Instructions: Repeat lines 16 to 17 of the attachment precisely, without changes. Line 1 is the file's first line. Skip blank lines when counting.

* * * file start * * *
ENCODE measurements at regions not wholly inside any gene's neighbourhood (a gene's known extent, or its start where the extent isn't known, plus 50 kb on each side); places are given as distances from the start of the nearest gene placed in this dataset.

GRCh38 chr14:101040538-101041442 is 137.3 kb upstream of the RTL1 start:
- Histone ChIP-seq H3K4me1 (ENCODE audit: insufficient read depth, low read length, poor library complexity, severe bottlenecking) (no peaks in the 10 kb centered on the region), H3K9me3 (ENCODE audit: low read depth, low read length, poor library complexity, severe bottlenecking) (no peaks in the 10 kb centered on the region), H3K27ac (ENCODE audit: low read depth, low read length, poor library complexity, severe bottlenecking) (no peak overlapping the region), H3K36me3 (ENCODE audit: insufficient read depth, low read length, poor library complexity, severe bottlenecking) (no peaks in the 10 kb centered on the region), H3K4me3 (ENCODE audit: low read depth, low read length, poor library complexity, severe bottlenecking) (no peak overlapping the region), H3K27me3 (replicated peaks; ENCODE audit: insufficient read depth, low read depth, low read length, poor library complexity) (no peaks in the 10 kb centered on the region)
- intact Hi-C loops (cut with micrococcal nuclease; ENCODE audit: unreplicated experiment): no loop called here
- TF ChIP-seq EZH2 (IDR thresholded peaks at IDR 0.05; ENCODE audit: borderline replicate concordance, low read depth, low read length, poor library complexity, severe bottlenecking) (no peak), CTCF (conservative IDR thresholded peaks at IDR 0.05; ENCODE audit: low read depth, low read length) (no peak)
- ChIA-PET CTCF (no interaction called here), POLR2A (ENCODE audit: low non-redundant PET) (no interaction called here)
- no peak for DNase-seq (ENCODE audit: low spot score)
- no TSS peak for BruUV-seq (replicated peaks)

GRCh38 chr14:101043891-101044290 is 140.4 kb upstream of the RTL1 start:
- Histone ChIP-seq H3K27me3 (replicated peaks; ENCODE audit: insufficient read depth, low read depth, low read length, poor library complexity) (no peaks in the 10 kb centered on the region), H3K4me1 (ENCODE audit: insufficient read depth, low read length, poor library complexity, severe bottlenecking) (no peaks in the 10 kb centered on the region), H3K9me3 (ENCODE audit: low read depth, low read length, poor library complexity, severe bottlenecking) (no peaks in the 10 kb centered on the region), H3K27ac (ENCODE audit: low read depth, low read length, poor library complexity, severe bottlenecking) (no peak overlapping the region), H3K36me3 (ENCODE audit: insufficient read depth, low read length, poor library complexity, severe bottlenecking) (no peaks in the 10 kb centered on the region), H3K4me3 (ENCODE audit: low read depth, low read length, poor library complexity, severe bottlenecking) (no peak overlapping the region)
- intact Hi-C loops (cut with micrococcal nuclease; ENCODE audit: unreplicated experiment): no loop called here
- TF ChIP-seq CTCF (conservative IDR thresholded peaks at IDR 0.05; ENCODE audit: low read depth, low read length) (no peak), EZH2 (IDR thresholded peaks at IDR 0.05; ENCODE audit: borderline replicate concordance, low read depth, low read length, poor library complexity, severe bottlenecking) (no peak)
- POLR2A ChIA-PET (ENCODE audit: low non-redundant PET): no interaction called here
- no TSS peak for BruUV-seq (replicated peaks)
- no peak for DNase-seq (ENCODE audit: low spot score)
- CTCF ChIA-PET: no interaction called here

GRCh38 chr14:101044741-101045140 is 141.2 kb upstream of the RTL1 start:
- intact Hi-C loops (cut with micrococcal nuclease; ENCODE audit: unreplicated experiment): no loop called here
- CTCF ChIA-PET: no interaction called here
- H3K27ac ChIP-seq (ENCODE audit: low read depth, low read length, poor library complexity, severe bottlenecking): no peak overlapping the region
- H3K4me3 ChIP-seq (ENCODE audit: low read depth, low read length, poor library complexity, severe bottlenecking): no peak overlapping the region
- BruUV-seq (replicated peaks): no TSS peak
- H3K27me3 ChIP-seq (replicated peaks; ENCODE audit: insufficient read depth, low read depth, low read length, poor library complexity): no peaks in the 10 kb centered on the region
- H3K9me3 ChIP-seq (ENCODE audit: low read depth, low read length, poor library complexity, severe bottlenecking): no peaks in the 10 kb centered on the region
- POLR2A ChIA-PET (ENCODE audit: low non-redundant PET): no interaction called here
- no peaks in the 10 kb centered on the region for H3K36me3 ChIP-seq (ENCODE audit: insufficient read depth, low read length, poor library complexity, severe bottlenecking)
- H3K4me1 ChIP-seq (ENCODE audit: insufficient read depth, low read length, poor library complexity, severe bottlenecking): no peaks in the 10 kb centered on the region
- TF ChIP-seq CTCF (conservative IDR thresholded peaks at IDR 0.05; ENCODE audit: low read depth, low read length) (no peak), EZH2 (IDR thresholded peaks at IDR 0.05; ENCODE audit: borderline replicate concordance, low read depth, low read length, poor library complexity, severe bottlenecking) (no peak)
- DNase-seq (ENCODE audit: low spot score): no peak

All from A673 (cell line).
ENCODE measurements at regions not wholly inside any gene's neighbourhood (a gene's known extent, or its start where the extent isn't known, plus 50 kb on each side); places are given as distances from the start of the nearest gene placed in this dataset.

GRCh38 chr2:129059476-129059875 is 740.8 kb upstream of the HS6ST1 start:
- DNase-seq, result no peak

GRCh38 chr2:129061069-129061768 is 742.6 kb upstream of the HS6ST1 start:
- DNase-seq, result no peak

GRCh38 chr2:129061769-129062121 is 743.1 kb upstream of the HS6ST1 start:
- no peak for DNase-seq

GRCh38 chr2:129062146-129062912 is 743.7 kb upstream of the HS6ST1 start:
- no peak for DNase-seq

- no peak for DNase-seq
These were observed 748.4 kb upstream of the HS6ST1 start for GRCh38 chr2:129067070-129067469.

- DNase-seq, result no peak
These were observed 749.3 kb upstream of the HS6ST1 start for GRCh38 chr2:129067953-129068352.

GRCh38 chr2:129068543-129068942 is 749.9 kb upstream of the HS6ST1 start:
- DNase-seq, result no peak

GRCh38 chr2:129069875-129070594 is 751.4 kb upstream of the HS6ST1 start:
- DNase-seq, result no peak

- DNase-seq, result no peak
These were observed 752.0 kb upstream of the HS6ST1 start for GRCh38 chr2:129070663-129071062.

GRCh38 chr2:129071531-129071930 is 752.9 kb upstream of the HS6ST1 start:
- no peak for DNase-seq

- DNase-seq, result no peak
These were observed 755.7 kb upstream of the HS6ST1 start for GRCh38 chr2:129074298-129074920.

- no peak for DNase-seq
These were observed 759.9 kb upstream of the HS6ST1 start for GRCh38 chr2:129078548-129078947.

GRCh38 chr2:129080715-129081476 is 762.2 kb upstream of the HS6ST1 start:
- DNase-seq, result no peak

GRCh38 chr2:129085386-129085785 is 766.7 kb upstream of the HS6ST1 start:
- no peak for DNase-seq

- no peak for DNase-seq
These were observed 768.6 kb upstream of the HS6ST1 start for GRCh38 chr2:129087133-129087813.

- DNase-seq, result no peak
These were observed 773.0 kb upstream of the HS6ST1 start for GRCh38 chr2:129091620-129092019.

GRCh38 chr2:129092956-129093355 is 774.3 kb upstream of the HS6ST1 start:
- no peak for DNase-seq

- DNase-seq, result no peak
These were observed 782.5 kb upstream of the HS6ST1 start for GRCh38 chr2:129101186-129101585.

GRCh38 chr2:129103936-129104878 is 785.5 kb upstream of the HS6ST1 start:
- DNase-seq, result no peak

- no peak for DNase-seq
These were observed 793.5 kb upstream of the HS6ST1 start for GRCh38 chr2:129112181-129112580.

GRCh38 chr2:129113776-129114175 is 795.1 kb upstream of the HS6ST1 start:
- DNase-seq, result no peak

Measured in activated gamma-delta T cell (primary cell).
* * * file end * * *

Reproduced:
- CTCF ChIA-PET: no interaction called here

GRCh38 chr14:101044741-101045140 is 141.2 kb upstream of the RTL1 start: